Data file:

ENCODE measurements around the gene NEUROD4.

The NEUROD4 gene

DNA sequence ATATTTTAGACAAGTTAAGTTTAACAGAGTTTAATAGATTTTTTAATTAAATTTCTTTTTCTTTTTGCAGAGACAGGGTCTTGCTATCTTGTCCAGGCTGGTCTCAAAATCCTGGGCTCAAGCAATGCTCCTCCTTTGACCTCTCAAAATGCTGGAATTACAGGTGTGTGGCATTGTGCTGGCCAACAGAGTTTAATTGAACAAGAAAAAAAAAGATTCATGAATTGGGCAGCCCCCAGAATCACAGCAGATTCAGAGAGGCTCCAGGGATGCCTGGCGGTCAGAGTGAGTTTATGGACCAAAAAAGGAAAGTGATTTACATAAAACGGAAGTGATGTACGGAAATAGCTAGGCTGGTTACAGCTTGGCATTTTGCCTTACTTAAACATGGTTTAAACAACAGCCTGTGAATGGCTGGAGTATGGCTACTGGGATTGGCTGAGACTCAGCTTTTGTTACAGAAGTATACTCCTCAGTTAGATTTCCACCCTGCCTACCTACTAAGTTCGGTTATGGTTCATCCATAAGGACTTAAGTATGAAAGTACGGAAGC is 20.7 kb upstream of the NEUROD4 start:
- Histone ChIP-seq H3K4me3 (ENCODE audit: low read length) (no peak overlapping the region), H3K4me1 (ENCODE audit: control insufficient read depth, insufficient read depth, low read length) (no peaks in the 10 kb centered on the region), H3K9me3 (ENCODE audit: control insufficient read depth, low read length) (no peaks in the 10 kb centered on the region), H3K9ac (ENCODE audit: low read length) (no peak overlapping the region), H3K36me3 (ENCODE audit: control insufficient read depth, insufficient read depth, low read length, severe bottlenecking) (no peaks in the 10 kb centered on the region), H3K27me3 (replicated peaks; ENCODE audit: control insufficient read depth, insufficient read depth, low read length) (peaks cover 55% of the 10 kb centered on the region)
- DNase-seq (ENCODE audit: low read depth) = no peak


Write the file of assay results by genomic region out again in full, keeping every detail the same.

ENCODE measurements around the gene NEUROD4.

The NEUROD4 gene

DNA sequence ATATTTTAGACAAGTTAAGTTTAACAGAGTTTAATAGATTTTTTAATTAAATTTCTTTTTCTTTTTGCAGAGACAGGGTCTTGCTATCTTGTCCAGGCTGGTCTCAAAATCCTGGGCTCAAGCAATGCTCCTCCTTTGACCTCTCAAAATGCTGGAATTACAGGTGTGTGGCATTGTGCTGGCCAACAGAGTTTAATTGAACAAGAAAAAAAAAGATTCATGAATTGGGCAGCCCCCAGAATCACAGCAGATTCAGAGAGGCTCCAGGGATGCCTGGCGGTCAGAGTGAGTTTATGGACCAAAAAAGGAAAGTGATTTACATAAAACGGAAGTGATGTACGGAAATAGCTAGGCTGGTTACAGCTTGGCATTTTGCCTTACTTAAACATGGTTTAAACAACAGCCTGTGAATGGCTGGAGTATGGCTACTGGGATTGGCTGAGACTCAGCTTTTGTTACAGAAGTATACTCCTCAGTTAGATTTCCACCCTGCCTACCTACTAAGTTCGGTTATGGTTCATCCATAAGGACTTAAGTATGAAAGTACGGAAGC is 20.7 kb upstream of the NEUROD4 start:
- Histone ChIP-seq H3K4me3 (ENCODE audit: low read length) (no peak overlapping the region), H3K4me1 (ENCODE audit: control insufficient read depth, insufficient read depth, low read length) (no peaks in the 10 kb centered on the region), H3K9me3 (ENCODE audit: control insufficient read depth, low read length) (no peaks in the 10 kb centered on the region), H3K9ac (ENCODE audit: low read length) (no peak overlapping the region), H3K36me3 (ENCODE audit: control insufficient read depth, insufficient read depth, low read length, severe bottlenecking) (no peaks in the 10 kb centered on the region), H3K27me3 (replicated peaks; ENCODE audit: control insufficient read depth, insufficient read depth, low read length) (peaks cover 55% of the 10 kb centered on the region)
- DNase-seq (ENCODE audit: low read depth) = no peak